The favourite constellation of the Australian summer, Orion, is still prominent in the evening sky of autumn

March 14, 2012

Orion_12 March 2012_Nick Lomb

The constellation of Orion imaged on the evening of 12 March 2012 with the main stars labelled. Image and copyright Nick Lomb ©, all rights reserved

There is a lot to see in the evening sky this March 2012. The Moon is out of the way until near the end of the month and the two brightest planets Venus and Jupiter are close together in the north-west. On the other side of the sky Mars is still bright in the east after its recent opposition. The planets are augmented by the International Space Station making bright evening passes and there are occasional bright flashes from Iridium satellites.

Among all this activity it is also worth looking at some old favourites such as the constellation of Orion that is prominent high in the western sky. Orion is one of the easiest constellations to recognise with four bright stars in a rectangle and three stars in a row in the middle. In Australia many people refer to part of the constellation as the Saucepan – the three stars of the belt form the base and the dagger with the Great Nebula of Orion in the middle represent the handle.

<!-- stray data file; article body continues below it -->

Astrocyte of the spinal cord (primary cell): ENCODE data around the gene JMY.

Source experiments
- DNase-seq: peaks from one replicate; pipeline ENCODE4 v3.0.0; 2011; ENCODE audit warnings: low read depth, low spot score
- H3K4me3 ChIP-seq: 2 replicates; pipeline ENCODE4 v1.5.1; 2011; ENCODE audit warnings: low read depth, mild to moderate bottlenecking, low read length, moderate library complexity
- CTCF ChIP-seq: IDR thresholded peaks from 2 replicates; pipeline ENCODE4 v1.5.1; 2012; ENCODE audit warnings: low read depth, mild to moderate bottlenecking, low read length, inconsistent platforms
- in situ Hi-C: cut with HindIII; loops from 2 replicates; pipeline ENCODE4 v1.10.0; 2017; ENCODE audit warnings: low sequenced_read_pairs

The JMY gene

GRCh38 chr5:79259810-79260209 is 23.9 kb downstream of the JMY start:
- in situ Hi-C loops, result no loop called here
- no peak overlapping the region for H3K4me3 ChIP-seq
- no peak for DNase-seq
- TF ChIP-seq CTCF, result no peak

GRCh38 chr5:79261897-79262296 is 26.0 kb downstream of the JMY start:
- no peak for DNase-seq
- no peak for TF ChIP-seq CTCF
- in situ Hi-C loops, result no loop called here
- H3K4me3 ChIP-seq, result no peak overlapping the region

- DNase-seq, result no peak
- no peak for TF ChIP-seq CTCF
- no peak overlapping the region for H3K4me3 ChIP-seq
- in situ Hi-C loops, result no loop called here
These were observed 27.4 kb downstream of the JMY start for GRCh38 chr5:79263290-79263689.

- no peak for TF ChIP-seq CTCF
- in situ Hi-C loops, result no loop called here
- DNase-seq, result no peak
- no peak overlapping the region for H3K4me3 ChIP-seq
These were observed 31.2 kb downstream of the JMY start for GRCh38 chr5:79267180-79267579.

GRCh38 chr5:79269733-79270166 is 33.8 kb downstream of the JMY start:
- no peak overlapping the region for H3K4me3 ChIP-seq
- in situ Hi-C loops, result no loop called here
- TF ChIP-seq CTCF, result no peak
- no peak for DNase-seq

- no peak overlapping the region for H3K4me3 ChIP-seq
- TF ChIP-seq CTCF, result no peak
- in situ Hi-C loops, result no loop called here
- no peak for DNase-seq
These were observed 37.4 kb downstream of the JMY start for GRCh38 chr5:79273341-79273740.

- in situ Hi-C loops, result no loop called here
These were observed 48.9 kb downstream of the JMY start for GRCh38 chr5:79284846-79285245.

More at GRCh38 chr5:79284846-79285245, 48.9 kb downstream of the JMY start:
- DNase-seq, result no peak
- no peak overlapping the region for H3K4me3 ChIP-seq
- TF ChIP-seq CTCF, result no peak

The international GLOBE at night project wants people to observe one of two or three constellations in the evening sky to report on the brightness of their sky. Orion is one of the two southern hemisphere constellations available for this purpose. There are two opportunities left this year to contribute, until 22 March 2012 and 11 to 20 April 2012. Contributing an observation is easy to do and there is a cool webapp so that observations can be submitted in real-time.

The brightest star in the constellation is the blue supergiant Rigel that represents the left foot of the giant Orion according to Greek mythology. Strangely, the star is named Beta Orionis even though it is the brightest star. It is at a distance of 860 light years from us and radiates 85 000 times as much energy as our Sun. There is a faint companion that is itself double and is so far from the main star that it takes over 20 000 years to make one circuit.